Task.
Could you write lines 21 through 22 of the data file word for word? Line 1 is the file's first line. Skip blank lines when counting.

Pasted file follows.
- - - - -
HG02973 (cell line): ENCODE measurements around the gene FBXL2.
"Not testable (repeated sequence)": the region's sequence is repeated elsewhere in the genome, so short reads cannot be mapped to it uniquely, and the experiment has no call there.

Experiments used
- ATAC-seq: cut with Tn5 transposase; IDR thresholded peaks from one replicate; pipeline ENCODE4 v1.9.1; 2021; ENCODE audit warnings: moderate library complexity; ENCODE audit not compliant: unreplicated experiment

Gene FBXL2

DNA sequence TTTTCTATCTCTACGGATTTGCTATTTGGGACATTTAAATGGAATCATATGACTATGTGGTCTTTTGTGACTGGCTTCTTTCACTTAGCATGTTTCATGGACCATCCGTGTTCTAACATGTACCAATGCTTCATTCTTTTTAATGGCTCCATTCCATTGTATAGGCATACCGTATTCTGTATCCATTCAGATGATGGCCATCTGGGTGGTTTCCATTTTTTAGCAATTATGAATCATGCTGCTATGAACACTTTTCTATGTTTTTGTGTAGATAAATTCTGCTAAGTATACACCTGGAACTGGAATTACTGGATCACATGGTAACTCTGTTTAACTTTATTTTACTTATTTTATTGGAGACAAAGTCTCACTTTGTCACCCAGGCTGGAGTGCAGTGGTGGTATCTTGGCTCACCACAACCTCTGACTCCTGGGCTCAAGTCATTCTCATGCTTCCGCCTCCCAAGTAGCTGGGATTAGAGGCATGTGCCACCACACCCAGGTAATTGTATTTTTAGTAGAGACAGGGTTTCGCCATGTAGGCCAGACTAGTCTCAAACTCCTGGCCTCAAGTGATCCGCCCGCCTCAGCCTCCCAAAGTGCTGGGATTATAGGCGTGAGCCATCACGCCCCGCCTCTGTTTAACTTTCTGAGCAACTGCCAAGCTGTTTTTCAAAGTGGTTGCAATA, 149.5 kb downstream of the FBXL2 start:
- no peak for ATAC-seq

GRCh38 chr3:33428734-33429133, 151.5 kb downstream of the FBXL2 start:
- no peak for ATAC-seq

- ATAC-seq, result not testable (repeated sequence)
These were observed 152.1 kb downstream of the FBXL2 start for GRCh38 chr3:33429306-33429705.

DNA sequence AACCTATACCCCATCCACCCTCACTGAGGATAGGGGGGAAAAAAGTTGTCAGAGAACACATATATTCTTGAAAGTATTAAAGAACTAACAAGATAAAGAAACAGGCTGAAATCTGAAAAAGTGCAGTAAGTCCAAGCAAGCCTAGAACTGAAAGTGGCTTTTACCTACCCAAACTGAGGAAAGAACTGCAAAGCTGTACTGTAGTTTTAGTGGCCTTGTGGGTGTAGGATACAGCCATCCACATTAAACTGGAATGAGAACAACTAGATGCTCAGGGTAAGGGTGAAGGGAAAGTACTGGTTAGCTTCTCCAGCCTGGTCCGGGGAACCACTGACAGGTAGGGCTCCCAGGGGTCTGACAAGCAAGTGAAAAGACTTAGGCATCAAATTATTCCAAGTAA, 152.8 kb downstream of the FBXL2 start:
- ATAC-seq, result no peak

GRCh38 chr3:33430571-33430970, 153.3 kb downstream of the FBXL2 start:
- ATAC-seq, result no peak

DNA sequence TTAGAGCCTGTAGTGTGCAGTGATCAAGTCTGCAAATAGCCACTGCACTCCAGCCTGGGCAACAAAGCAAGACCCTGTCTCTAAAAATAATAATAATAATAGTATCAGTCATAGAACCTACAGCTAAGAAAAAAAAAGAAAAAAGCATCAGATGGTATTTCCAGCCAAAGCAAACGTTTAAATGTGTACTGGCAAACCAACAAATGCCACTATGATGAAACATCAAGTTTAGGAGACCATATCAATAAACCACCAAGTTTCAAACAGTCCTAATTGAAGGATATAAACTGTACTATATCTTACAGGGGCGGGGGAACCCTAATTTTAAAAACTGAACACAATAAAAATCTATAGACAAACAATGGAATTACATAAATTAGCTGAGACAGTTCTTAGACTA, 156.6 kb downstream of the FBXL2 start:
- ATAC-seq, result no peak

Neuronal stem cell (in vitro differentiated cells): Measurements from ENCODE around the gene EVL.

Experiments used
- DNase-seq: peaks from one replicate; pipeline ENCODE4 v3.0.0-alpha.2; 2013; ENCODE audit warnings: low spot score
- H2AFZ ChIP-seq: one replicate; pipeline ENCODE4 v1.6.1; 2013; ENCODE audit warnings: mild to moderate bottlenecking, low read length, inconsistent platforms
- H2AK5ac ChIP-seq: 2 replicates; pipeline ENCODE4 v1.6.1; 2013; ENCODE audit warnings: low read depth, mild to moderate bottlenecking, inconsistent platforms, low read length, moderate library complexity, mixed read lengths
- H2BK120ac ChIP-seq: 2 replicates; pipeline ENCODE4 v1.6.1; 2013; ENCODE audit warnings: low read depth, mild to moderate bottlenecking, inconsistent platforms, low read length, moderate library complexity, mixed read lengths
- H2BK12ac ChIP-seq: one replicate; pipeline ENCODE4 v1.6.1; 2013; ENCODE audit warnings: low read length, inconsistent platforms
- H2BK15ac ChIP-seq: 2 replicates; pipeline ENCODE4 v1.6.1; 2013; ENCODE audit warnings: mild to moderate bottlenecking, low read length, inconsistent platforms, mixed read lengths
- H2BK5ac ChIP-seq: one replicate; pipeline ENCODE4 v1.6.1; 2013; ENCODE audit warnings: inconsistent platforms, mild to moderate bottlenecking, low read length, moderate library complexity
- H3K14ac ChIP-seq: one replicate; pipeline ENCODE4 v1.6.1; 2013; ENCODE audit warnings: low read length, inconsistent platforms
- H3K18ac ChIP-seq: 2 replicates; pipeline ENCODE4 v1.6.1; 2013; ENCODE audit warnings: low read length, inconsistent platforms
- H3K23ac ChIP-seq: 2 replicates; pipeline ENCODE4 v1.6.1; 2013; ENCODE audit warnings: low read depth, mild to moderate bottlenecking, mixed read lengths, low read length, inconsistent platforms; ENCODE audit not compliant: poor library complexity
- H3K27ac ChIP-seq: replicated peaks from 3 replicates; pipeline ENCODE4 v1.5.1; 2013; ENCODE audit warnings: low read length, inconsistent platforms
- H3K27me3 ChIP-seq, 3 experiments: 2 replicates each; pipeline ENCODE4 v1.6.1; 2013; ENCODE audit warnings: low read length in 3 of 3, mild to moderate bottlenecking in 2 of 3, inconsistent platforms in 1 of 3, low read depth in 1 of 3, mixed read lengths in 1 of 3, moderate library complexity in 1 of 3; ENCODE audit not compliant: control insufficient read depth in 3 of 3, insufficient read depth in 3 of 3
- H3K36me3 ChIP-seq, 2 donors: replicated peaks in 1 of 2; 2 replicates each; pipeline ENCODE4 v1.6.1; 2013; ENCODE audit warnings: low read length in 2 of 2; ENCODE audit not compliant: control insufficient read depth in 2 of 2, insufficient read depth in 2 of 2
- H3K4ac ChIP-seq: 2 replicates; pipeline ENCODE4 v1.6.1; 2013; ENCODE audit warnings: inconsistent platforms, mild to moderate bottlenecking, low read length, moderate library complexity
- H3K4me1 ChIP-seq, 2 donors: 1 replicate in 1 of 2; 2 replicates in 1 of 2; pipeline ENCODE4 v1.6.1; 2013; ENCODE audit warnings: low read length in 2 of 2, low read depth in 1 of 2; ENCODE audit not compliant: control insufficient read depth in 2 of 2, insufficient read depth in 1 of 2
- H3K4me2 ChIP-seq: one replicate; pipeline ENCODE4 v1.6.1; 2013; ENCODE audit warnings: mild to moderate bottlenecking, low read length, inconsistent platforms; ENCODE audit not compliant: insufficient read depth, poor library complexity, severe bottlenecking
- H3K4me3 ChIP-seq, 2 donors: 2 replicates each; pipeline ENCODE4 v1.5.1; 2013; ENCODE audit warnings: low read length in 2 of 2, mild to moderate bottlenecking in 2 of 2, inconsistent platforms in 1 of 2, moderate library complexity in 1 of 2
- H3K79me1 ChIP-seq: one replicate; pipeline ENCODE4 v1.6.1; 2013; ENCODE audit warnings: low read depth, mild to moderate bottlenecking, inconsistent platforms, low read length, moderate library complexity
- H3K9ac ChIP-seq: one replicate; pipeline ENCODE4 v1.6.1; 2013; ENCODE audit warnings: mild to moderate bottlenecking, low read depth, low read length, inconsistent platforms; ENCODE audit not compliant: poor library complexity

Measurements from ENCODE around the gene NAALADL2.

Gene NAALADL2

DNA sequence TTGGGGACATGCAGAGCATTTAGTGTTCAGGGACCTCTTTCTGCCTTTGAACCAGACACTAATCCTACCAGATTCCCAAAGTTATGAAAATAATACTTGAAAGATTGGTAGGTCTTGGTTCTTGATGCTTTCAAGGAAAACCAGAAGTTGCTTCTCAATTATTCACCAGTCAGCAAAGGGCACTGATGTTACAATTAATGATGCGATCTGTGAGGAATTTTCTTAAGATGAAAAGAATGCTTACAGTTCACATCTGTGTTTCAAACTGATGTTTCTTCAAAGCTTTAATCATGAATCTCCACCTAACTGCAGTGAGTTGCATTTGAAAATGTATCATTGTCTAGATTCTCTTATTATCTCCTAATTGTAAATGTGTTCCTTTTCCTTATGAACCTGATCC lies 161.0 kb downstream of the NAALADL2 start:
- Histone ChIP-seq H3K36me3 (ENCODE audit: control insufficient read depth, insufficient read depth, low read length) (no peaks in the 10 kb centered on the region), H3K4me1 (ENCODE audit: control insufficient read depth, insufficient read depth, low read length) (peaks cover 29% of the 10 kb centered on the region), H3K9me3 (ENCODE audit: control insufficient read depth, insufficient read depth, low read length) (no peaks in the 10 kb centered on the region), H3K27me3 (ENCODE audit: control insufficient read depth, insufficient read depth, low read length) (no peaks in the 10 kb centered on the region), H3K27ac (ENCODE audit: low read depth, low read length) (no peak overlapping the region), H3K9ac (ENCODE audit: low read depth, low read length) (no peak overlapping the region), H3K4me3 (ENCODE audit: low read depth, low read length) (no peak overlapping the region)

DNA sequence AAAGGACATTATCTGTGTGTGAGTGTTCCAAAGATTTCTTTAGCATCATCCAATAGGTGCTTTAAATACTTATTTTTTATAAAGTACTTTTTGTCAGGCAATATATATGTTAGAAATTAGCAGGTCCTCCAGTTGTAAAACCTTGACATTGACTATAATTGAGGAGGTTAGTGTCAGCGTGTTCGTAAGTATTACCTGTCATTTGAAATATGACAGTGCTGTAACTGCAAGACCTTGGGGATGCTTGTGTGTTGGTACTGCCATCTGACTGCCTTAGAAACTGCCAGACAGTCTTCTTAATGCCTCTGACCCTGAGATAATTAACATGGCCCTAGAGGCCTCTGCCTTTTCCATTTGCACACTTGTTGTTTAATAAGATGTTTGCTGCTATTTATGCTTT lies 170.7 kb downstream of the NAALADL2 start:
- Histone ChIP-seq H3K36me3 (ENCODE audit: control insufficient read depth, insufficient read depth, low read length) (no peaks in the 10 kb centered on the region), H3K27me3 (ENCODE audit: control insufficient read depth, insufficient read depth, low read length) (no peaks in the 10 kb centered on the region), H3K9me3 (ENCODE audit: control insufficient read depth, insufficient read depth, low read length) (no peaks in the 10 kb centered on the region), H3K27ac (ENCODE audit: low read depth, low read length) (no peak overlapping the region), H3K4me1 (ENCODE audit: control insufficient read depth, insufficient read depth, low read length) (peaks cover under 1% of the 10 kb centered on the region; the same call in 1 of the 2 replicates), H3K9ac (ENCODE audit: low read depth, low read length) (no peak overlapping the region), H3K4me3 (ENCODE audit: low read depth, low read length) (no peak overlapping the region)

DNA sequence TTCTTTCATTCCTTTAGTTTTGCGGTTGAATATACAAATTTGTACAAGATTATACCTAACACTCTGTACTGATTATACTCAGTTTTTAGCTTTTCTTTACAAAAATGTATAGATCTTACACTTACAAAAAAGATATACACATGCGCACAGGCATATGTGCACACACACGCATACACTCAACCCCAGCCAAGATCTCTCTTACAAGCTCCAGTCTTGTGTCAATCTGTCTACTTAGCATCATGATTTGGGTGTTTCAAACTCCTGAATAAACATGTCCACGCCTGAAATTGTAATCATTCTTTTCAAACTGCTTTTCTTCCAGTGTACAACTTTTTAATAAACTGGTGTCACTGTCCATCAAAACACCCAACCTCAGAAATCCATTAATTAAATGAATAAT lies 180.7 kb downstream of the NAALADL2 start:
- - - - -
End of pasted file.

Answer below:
- H2AFZ ChIP-seq: one replicate; pipeline ENCODE4 v1.6.1; 2013; ENCODE audit warnings: mild to moderate bottlenecking, low read length, inconsistent platforms
- H2AK5ac ChIP-seq: 2 replicates; pipeline ENCODE4 v1.6.1; 2013; ENCODE audit warnings: low read depth, mild to moderate bottlenecking, inconsistent platforms, low read length, moderate library complexity, mixed read lengths